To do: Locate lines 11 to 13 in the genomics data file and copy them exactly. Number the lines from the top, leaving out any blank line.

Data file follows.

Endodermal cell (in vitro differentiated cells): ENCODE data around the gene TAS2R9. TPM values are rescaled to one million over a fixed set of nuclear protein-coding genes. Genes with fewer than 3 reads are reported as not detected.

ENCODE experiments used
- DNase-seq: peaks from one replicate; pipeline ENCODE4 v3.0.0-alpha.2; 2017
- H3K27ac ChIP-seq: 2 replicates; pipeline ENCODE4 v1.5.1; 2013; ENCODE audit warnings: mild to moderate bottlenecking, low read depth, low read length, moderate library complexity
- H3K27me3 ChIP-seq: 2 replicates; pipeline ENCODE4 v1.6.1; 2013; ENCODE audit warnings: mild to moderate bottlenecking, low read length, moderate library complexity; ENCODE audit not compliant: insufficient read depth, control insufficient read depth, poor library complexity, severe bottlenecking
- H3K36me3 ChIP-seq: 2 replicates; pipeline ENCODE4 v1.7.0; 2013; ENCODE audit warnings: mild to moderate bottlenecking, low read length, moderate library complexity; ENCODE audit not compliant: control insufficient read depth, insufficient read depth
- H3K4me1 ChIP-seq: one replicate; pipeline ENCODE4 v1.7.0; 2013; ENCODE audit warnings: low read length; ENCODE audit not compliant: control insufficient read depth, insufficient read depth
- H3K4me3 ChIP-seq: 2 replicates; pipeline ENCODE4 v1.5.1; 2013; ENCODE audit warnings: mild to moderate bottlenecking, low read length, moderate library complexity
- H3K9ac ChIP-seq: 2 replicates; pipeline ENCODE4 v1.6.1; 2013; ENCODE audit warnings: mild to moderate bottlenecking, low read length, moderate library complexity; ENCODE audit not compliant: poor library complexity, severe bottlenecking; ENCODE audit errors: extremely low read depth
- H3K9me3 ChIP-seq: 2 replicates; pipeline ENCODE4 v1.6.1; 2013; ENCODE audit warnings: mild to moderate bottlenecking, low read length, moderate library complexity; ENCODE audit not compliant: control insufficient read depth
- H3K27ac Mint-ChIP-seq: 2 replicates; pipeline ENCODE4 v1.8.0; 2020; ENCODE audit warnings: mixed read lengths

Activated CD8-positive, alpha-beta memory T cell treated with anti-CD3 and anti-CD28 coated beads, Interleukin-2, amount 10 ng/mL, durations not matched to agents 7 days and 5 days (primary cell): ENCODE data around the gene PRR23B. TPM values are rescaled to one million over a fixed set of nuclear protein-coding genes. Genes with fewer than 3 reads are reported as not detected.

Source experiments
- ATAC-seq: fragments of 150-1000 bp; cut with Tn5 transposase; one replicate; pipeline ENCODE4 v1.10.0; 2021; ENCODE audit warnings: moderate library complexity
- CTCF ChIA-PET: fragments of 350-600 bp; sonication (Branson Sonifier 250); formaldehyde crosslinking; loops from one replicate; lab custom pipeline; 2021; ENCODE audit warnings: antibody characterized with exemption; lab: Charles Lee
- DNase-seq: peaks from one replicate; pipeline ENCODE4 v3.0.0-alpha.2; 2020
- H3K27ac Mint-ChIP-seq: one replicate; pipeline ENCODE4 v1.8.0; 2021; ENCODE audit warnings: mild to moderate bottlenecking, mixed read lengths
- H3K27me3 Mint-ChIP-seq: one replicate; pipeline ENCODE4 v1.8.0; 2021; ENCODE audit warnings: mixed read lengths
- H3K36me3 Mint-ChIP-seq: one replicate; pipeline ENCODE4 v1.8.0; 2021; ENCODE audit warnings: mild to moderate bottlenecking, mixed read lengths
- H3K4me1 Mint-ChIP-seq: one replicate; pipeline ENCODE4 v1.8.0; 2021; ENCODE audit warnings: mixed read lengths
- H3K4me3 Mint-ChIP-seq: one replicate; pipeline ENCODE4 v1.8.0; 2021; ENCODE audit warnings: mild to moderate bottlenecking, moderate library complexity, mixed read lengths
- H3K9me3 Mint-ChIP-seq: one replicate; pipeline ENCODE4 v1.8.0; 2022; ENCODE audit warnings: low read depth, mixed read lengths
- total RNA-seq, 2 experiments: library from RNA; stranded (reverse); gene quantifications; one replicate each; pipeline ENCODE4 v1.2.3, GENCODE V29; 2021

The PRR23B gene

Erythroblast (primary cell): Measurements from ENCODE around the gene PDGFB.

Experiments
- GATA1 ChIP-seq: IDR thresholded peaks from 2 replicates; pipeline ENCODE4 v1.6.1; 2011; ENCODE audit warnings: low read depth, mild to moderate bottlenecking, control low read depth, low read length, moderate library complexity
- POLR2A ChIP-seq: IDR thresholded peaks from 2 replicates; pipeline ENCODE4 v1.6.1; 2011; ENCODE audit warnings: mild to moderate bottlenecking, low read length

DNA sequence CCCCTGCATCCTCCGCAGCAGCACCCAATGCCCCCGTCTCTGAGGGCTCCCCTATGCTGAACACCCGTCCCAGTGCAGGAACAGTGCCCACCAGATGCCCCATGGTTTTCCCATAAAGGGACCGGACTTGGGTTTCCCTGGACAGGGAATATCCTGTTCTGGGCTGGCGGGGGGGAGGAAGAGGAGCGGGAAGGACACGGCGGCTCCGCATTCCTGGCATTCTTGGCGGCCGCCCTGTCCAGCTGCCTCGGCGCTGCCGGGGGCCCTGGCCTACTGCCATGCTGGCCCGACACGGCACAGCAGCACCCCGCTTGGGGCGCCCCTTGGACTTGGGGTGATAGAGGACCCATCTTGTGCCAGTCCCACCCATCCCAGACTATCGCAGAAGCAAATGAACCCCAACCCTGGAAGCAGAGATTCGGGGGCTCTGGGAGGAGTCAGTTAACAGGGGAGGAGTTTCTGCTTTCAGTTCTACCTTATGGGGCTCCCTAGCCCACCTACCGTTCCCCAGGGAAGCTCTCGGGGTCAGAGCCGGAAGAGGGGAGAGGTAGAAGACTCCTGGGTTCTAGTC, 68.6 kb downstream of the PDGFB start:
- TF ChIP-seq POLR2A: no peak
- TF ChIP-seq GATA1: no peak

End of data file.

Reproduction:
- H3K27ac Mint-ChIP-seq: 2 replicates; pipeline ENCODE4 v1.8.0; 2020; ENCODE audit warnings: mixed read lengths

Activated CD8-positive, alpha-beta memory T cell treated with anti-CD3 and anti-CD28 coated beads, Interleukin-2, amount 10 ng/mL, durations not matched to agents 7 days and 5 days (primary cell): ENCODE data around the gene PRR23B. TPM values are rescaled to one million over a fixed set of nuclear protein-coding genes. Genes with fewer than 3 reads are reported as not detected.

Source experiments